willfully/indifferently/impartially choosing one or the other of two possible actions. ...freedom cannot consist of choosing, wholly at will, one or the other of two possible actions. (lindeman) free will is indifferent to reason, nature and willing so the choice is "wholly at will" and even precedes pleasure. We choose to be happy. Science disagrees. -more research below.  There always exists, so we are told, a quite specific reason to explain why we carry out one particular action from among several possibilities.

note: Freedom Of Indifferent Choice? I have added the "?" before but dropped it. The topic is "Freedom of Indifferent Choice" [OK]
[the term for this kind of choosing is important because it almost appears to be the same as ‘what one wants’ in 1.7 but clearly it is different. If you want to use indifferent as the heading then I suggest this is the term that should appear in the text.]
freedom of indifferent choice appears in the Strauss quote.

Some research on "freedom of indifferent choice".
A. Today the Freedom of Indifference has replaced a natural longing for truth, goodness, and happiness.
By Fr. Servais Pinckaers O.P.

Freedom for Excellence has been the classical view of freedom since the advent of Western philosophy. It presupposes that man is naturally moral and so he has the capacity to act with excellence whenever he wishes. This freedom indicates that free will arises from the faculties of reason and will and from a natural longing for truth, goodness, and happiness.

But in the 14th century (William of Ockham), there came a divorce between happiness and the moral life.

He now said that freedom precedes nature. Thus free will precedes reason and will on the level of action and so it is the first faculty of the human person. He defines freedom as the power to choose indifferently between two contraries. Because free will is first, one can choose between being happy and not being happy. There is no natural inclination to happiness, it is a matter of indifferent choice of the free will. Nature is no longer the source of freedom or happiness, it is choice. This is the freedom of indifference.

…..the primacy of the will, together with the denial of nature and the rebellion against authority gave rise to modernism and now post-modernism. The ethics of obligation has been rejected, happiness has been replaced with sensual pleasure, and the only moral absolute is the primacy of choice.

1.2 Freedom of Choice

[2] This seems obvious. Yet the main attacks of today’s opponents of freedom are directed entirely against freedom of choice. Even Herbert Spencer, whose doctrines are gaining ever wider acceptance, says:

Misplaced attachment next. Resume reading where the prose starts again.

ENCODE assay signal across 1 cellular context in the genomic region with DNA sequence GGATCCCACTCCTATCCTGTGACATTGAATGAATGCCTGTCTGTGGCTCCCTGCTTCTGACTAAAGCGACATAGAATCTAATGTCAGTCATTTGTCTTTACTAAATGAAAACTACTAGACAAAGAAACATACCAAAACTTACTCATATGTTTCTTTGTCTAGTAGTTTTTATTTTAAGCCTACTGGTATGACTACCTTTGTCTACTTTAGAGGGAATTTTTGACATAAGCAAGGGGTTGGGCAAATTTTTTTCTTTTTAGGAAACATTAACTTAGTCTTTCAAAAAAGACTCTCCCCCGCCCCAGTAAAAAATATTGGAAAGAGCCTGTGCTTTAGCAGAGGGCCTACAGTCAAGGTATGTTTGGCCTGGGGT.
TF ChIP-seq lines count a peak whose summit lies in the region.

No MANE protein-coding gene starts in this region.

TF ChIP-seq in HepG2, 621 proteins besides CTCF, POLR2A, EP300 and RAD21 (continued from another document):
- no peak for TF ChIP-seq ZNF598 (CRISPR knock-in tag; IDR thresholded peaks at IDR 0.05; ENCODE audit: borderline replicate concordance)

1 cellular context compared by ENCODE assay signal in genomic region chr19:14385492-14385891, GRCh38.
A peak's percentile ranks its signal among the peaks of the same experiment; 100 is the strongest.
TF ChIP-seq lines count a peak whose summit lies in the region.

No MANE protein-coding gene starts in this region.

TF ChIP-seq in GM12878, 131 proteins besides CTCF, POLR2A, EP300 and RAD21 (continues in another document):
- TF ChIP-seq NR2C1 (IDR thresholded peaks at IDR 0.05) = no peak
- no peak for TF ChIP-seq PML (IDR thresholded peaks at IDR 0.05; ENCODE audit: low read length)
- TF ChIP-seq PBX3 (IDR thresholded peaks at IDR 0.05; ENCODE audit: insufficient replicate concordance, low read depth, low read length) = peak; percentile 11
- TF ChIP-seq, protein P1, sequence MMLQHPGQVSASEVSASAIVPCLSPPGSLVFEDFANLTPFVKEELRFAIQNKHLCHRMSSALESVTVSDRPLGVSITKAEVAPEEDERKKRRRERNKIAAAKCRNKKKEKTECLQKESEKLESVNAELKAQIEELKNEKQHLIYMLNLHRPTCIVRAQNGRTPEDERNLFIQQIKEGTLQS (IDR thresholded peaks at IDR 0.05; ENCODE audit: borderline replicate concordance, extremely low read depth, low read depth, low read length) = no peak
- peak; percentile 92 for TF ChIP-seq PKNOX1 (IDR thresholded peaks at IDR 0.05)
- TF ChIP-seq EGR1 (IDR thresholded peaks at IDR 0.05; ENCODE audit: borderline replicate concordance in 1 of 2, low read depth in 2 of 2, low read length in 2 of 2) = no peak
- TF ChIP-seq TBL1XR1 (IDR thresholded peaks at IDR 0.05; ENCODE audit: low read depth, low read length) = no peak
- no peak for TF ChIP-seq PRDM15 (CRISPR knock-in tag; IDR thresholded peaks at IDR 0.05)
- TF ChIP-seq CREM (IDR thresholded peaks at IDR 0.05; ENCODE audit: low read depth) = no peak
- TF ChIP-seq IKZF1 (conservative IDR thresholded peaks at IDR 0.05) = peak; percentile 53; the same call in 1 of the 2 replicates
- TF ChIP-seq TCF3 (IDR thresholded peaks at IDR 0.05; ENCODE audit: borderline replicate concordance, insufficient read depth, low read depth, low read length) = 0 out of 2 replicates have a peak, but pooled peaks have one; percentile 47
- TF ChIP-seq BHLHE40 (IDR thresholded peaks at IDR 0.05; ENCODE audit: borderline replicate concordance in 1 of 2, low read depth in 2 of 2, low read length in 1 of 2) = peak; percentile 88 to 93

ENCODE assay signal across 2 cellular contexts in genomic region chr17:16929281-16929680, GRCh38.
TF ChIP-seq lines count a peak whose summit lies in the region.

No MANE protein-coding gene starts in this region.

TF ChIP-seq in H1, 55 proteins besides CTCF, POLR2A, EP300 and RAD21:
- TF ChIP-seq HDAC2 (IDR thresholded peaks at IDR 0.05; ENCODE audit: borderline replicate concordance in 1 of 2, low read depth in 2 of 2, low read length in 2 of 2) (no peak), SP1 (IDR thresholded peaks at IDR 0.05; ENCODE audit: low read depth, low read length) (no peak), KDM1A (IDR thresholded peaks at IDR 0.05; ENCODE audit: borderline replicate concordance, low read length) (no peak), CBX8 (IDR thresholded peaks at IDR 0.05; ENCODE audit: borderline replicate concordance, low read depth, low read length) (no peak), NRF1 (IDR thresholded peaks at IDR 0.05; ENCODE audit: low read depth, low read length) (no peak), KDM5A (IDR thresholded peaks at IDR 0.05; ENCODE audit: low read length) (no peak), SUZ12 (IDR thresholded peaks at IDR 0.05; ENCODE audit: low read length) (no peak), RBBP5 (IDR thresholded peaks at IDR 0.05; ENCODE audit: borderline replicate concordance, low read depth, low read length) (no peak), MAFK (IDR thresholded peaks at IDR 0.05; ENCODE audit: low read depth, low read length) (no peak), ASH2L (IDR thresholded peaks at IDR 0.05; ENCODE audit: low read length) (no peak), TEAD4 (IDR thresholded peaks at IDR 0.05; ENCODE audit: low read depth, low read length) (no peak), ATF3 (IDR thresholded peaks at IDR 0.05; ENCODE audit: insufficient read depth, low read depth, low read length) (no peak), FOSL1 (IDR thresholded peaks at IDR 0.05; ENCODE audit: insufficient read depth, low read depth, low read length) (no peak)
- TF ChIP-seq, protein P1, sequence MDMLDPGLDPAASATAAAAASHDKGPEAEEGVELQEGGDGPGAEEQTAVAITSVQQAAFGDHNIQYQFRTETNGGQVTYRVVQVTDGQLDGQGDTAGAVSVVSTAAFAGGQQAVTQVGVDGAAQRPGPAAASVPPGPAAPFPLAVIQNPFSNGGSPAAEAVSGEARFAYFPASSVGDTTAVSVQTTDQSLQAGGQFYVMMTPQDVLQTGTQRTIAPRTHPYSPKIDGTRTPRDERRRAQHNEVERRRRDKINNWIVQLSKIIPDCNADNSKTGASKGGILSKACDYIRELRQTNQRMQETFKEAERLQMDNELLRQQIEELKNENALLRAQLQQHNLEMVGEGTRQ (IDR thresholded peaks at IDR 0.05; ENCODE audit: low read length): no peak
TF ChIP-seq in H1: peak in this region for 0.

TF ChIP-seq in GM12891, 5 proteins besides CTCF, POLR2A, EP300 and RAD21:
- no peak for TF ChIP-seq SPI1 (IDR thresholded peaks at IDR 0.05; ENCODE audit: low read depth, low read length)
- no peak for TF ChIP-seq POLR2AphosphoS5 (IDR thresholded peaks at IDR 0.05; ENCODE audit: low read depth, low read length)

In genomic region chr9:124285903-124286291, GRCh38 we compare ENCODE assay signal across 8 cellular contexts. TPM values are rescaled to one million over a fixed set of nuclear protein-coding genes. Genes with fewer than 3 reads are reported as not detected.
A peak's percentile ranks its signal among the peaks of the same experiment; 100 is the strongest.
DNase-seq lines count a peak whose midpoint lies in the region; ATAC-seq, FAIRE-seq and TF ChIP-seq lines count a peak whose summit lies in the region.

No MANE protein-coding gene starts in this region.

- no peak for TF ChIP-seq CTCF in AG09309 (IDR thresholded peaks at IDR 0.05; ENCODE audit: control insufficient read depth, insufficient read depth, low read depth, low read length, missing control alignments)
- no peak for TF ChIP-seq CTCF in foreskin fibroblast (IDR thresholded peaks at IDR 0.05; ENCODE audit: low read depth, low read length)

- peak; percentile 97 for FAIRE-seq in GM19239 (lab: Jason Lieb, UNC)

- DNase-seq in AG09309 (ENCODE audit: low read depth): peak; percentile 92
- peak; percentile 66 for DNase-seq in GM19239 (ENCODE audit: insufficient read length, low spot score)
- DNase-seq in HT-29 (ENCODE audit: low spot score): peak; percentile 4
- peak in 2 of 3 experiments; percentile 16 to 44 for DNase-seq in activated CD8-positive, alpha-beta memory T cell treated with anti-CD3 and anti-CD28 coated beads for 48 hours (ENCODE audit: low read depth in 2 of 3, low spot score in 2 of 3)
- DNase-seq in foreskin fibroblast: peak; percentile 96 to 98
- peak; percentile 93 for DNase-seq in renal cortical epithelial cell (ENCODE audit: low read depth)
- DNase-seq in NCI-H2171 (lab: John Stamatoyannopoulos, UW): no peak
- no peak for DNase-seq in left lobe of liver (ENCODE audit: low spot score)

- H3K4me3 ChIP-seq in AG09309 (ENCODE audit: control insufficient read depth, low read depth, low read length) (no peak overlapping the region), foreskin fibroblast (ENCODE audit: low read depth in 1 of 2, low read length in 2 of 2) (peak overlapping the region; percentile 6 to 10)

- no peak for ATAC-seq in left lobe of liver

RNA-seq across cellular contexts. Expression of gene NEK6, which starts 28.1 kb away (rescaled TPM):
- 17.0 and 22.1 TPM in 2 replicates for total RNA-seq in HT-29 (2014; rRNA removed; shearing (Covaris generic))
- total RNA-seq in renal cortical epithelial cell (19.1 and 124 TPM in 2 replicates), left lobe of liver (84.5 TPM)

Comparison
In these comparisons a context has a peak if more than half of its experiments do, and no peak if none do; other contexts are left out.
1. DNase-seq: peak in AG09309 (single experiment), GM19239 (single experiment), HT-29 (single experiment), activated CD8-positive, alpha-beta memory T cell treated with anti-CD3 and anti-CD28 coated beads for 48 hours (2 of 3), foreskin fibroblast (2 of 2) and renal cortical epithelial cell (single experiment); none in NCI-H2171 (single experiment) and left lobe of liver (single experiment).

“That every one is at liberty to desire or not to desire, which is the real proposition involved in the dogma of free-will, is negatived [refuted] as much by the internal perception of every one as by the contents of the preceding chapters.” (The Principles of Psychology, 1855)

That every one is at liberty to desire or not to desire as they will, which is the real proposition involved in the dogma of free-will, is refuted as much by everyone's own introspective observation as by the contents of the preceding chapters.” (The Principles of Psychology, 1855)

reference: 12-11
[18] What are we to say, from this standpoint, about the distinction mentioned earlier between the two propositions, "To be free means to be able to do what one wants" and, "To be at liberty to desire or not to desire is the real proposition involved in the dogma of freewill"? Hamerling bases his view of free will precisely on this distinction, by declaring the first statement to be correct but the second to be an absurd tautology. He says, "I can do as I want. But to say I can decide/will what I want is an empty tautology." stebbing

That every one is at liberty to desire or not to desire "arbitrarily" (Lipson) "as they please" (Stebbing) as they will (Tom),  which is the real proposition involved in the dogma of free-will, is negatived [refuted] [we certainly can't use negatived] as much by everyone's own introspective observation [important modern phrase to hear] the internal perception of every one  as by the contents of the preceding chapters.” (The Principles of Psychology, 1855)
[I have reinstated the authentic English text by Herbert – it is the original source!] great find--interesting and good to know but not necessarily decisive. We revise Steiner so why not Herbert? Desire or not to desire definitely needs additional words for clarity.
1.3 Free Necessity of One's Own Nature
We are in Realism (external world) so you find words like combat/fighting
Others start from the same standpoint when --combating/ fighting/refuting--